Port Newark looking northeast across the Newark Bay

Container terminals

There are four container terminals in the port, the combined volume of which makes it the largest on the East Coast, third busiest in the United States,[34] and 20th world-wide. Terminals are leased to different port operators,[35] such as A. P. Moller-Maersk Group, American Stevedoring,[36] NYCT[37] and Global Marine Terminal[38]

In June 2010, the Port Authority of New York and New Jersey agree to purchase from Bayonne 128 acres (0.52 km2) at MOTBY, indicating that additional container port facilities would be created.[39] The agency is expected to develop a terminal capable of handling the larger container ships to be in service once the new, wider Panama Canal opens in 2014, some of which will not pass under the Bayonne Bridge at the Kill van Kull.[40] Studies are underway to either replace or raise the bridge.[41]

Bulk cargo and marine transfer

While most consumer goods are transported in containers, other commodities such as petroleum and scrap metal are handled at facilities for marine transfer operations, bulk cargo and break bulk cargo throughout the port, many along its straits and canals. At some locations water pollution has led to inclusion on the list of Superfund sites in the United States.

Car float and Cross Harbor Tunnel

NYNJ Rail western end

At one time nearly 600,000 rail cars were transferred annually by barge between the region's extensive rail facilities. Today approximately 1,600 are "floated" on the remaining car float in the port. The New York New Jersey Rail, LLC transfers freight cars across the Upper Bay between the Greenville Yard in Jersey City and the Bush Terminal Yard in Bay Ridge, Brooklyn.[43] At the Greenville end CSX Transportation operates through Conrail's North Jersey Shared Assets Area along the National Docks Secondary. At Brooklyn end connections are made to the New York and Atlantic Railway's Bay Ridge Branch and the South Brooklyn Railway. The 2.5-mile (4.0 km) crossing takes approximately 45 minutes. The equivalent truck trip would be 35 to 50 miles (80 km) long.[44]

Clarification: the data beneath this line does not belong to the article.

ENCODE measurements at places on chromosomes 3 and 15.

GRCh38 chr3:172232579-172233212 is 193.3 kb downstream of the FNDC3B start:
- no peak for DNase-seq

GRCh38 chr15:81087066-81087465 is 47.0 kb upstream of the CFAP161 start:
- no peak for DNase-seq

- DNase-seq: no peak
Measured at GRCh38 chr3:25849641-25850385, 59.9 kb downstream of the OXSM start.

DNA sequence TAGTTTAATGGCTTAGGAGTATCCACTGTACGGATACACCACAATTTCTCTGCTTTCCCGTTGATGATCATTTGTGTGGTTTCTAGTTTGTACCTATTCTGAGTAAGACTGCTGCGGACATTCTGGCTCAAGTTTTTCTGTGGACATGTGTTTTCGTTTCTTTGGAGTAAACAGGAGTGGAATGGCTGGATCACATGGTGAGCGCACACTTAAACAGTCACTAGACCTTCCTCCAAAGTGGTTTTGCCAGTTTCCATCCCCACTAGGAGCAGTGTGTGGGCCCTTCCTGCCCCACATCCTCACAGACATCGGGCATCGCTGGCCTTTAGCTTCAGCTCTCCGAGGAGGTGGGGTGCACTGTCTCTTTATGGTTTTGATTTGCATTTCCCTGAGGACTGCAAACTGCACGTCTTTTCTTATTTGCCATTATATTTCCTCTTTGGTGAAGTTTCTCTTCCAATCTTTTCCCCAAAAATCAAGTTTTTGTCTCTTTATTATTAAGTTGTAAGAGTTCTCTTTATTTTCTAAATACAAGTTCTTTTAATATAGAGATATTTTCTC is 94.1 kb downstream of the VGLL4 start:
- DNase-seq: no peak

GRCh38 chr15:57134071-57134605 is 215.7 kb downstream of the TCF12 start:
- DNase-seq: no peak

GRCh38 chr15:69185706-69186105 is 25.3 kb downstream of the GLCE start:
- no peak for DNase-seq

Freight rail has never used the New York Tunnel Extension under the Hudson Palisades, Hudson River, Manhattan, and East River due to electified lines and lack of ventilation. Overland travel crosses the Hudson River 140 miles (225 km) to the north using a right of way known as the "Selkirk hurdle." The Cross-Harbor Rail Tunnel is a proposed rail tunnel under the Upper Bay. The western portal would be located at Greenville Yard, while the eastern portal is undetermined and a source of controversy.[45]